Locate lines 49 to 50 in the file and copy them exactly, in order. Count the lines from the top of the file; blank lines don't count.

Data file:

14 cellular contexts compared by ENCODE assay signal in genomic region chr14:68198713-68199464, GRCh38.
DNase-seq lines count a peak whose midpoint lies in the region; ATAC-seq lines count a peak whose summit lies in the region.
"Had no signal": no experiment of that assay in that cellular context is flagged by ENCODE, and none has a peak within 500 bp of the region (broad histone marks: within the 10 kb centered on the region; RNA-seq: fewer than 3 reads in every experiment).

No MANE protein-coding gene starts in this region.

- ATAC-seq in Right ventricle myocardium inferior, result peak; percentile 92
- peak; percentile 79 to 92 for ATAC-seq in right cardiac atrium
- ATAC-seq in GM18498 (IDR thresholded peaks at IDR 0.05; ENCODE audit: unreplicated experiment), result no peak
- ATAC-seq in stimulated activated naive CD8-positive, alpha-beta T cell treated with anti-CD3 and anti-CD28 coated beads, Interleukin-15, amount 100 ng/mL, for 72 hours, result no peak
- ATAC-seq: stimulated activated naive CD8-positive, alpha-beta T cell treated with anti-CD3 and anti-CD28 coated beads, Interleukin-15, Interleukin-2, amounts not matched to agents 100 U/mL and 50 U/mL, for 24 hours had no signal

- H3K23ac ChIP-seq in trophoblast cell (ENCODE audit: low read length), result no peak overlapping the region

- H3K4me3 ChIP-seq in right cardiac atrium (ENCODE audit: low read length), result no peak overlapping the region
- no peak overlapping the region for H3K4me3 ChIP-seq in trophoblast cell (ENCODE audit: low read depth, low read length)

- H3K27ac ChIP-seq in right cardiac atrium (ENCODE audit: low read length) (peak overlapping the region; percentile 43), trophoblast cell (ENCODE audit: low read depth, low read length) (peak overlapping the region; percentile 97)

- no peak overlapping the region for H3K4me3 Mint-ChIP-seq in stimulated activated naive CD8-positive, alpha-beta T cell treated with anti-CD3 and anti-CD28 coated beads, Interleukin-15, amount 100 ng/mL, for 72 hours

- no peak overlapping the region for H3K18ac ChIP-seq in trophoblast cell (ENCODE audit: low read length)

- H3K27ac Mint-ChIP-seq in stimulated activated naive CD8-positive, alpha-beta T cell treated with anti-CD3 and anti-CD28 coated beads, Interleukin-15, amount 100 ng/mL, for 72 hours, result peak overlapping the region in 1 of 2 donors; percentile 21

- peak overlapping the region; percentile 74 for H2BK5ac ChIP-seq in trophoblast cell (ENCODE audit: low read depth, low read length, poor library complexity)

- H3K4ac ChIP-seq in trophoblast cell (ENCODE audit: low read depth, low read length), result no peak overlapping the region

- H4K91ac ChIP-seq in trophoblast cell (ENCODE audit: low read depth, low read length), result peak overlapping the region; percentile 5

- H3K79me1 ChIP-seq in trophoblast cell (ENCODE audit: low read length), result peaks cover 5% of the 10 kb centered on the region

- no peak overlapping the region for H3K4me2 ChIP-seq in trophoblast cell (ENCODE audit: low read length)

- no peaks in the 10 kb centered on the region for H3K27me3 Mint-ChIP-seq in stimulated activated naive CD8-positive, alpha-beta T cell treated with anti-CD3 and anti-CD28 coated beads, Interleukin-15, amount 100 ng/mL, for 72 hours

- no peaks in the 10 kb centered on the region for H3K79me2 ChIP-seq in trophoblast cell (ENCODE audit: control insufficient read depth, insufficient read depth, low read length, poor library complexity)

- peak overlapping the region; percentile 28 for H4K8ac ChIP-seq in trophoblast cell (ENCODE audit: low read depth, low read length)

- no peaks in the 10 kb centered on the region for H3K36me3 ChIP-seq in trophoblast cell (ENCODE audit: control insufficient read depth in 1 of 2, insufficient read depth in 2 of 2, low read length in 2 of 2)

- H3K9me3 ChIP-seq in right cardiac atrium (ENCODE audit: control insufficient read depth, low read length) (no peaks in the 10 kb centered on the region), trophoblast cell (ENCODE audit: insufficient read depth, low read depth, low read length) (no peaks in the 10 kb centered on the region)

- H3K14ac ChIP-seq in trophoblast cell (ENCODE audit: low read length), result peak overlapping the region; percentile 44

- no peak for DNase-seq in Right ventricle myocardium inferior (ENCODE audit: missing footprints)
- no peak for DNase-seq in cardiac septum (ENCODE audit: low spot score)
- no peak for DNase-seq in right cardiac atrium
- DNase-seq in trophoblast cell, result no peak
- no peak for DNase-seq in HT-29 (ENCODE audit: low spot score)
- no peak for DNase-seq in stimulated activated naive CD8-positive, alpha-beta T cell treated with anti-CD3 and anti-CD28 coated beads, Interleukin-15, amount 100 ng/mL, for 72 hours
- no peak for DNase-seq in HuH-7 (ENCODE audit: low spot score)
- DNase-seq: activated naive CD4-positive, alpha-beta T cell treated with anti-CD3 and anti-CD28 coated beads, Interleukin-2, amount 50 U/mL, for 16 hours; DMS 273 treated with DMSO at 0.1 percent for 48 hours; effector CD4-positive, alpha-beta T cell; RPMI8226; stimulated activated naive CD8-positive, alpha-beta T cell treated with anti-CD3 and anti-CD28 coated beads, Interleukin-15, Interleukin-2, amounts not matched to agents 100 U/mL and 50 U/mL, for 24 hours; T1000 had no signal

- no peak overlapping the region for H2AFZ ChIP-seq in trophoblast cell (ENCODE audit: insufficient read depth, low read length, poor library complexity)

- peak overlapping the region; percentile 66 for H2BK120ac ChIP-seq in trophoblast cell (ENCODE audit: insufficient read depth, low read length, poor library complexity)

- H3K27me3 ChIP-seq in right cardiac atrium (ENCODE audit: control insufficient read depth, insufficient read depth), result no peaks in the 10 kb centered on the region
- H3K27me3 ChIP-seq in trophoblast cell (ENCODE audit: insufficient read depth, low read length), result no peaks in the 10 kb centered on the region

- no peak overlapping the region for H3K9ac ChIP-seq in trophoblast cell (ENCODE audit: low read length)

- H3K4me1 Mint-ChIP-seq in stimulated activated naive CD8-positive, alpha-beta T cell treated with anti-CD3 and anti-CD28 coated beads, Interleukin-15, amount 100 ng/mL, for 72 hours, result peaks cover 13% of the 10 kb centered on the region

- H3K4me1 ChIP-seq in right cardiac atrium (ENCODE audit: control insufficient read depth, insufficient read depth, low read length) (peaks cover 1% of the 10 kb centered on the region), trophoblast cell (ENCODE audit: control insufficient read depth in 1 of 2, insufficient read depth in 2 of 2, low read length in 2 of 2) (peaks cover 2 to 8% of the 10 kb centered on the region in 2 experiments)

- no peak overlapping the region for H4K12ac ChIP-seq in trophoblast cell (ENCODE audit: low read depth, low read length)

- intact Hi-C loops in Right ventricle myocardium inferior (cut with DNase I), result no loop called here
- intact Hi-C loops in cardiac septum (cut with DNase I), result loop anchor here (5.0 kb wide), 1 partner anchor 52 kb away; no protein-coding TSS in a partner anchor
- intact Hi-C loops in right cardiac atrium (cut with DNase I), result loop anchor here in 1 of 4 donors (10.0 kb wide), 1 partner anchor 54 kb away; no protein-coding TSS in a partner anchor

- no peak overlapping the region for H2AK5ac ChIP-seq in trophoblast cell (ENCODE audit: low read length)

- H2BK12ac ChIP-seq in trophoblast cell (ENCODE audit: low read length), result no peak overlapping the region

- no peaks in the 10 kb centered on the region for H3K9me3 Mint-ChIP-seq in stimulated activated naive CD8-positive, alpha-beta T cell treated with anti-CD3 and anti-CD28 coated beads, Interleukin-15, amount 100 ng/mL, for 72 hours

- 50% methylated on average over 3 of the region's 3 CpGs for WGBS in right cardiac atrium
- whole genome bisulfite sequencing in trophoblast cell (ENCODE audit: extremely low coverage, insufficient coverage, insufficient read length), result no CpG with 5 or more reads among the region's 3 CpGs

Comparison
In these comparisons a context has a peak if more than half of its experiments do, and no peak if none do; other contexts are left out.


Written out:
- no peaks in the 10 kb centered on the region for H3K9me3 Mint-ChIP-seq in stimulated activated naive CD8-positive, alpha-beta T cell treated with anti-CD3 and anti-CD28 coated beads, Interleukin-15, amount 100 ng/mL, for 72 hours

- 50% methylated on average over 3 of the region's 3 CpGs for WGBS in right cardiac atrium